The defense, however, added significantly to its resume (and added a twist to the concept of top scoring defense).  While holding the Rams to just 17 points, they more than matched that by scoring 21 of their own (essentially).  Forcing 4 first-half turnovers, the Dolphins scored one touchdown outright (Andrew Van Ginkel ran 78 yards with a recovered fumble), and set the offense up with very short fields on two of the others (Miami’s touchdown drives covered 33 and 1 yards).  Add in a punt return touchdown (an 88-yard beauty from Jakeem Grant) and it was more than enough for a 28-17 win (gamebook) (summary).

Challenges Upcoming

Both of these early season surprise teams will get significant tests this Sunday.  The Dolphins draw the very intriguing Arizona Cardinals.  The Gridbirds (as we used to call them in St Louis) will bring football’s number one offence (by yardage) and number two running game (160.7yards per game) to the table.

Meanwhile, the Colts will get to prove their legitimacy against the Baltimore Ravens and their top tanked running game (178.7 yards per game and 5.5 yards per carry).  After Sunday, we will have a little better idea whether these teams – especially their defenses – are for real. Or just early season mirages.

Speaking of Defenses

Although beaten, the Rams have been playing high-level defense themselves.  They were, in fact, football’s second stingiest scoring defense – and virtually responsible for none of the points scored against the team on Sunday.  They were betrayed by an offense that surrendered all those turnovers while again losing sight of who they are.

In spite of the fact that they averaged 4.5 yards for every running play, they allowed themselves to be seduced away from that to the point that quarterback Jared Goff ended the game throwing the ball 61 times.  The Rams had entered the game with 222 rushing attempts (second most in football) and averaging 138.9 yards a game.

This is a recurring tendency of this Ram team.  All too frequently they allow themselves to get drawn into passing duels – duels that they usually lose.

Pittsburgh’s New Two-Second Rule

I say the name Ben Roethlisberger.  Then I ask you to close your eyes and tell me the first image that comes to your mind.

Big Ben is in his seventeenth NFL season – and, in fact, just won his 150th start last Sunday.  He has 13 additional playoff wins, including two Super Bowls.  So, when I ask for the first image that comes to mind, I realize that that is covering a lot of ground.

If you’re like me, though, one of the very first images is of Ben lofting a perfect 50-yard strike to a fleet receiver (Antonio Brown, maybe?) who has about a step on his defender.  During his long career, Roethlisberger has been regarded as one of football’s best deep arms.

Yards per completion is one way to gage a quarterback’s up-the-field performance.  In general, the deeper you throw, the higher your yards per completion.  The NFL average (this year) is 11.2 yards per every completion.  For his career, Big Ben is averaging 12.1 yards per completion, leading the NFL in this category twice with 14.2 y/c in 2005 and 13.3 in 2010.  Of his 376 regular season touchdown passes, 88 have covered more than 30 yards, and 4 have covered more than 90 yards.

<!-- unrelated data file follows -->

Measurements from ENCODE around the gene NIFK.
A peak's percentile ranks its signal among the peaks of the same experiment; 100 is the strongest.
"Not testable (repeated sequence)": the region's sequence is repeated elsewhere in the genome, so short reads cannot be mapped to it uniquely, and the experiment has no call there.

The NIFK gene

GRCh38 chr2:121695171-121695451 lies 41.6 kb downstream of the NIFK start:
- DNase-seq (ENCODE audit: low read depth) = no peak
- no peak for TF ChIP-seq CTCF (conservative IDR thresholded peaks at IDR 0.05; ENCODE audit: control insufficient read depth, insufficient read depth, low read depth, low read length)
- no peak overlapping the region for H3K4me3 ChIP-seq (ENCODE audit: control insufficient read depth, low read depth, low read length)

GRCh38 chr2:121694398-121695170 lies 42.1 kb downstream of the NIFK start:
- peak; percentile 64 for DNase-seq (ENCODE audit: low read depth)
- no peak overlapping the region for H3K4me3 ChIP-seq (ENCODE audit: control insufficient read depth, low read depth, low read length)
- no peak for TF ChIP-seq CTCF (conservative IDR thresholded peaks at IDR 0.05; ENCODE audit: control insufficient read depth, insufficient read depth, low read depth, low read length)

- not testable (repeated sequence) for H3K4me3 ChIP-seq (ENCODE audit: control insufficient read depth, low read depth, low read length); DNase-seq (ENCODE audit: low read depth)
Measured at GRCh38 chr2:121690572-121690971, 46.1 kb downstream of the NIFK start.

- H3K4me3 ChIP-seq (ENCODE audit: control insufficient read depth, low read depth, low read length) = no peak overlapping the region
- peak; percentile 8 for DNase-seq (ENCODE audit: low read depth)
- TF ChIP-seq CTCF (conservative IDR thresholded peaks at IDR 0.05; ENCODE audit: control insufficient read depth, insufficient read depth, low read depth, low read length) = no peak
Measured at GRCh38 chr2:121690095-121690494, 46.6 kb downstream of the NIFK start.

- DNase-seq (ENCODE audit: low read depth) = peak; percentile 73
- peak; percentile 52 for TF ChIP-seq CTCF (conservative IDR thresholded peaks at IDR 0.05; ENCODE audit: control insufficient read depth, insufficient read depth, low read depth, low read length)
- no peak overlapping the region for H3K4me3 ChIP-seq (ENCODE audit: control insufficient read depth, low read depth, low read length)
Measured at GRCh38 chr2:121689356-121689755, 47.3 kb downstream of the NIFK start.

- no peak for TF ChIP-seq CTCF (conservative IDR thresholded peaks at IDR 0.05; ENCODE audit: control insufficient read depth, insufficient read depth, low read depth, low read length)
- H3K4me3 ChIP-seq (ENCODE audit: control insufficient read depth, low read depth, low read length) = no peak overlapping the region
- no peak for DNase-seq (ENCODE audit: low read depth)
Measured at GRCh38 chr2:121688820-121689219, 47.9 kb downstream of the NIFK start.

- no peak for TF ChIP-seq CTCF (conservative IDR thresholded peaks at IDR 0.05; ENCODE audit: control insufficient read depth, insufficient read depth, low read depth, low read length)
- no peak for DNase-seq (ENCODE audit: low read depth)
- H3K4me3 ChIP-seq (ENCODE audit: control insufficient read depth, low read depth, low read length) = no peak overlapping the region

If this is your memory of Big Ben, then maybe (like me), you have been a little lost watching the Steeler games this year.  Third year offensive coordinator Randy Fichtner has re-invented the way Pittsburgh does business.  The long, up-the-field passes are fewer and farther between.  The goal now is for Ben to get the ball out of his hands quickly. He takes the snap (mostly from the shotgun) finds the first open receiver, and gets the ball out of his hands.

Among the advanced passing numbers tracked by pro-football reference (on this page) are average time in the pocket (before the throw comes out) and average intended air yards (average of how many yards in the air all of the passes go – whether completed or not).  In the “pocket time” category, you’ll find Big Ben tied with Teddy Bridgewater for shortest pocket time in the NFL (2.1).  He ranks twenty-ninth in intended air yards – at just 6.6.  In 2018 he averaged 7.8 air yards per pass.  In his abbreviated 2019 season, he averaged 9.3.  On Sunday against Tennessee he averaged 5.4.

So far this year, Roethlisberger is averaging 9.9 yards per completed pass.  He has never finished a season under 10.0 before.

The reasons behind the change could be varied.  It could be intended to keep Ben – now 38 years old – from taking hits.  It could be that the Steeler brain-trust envision this concept as the best usage of their personnel.  As far as speedy receivers go, Pittsburgh certainly has its quiver full.  Chase Claypool, JuJu Smith-Schuster, James Washington and the so-far unheralded Diontae Johnson can all get from point A to point B in a blur.  Perhaps, instead of having Roethlisberger standing in the pocket waiting for one of them to get 50 yards downfield – where a completion might be a 60% likelihood, it might be argued that a quick, high-percentage short pass to one of these speedsters with room to run is, in fact, the most efficient use of this talent.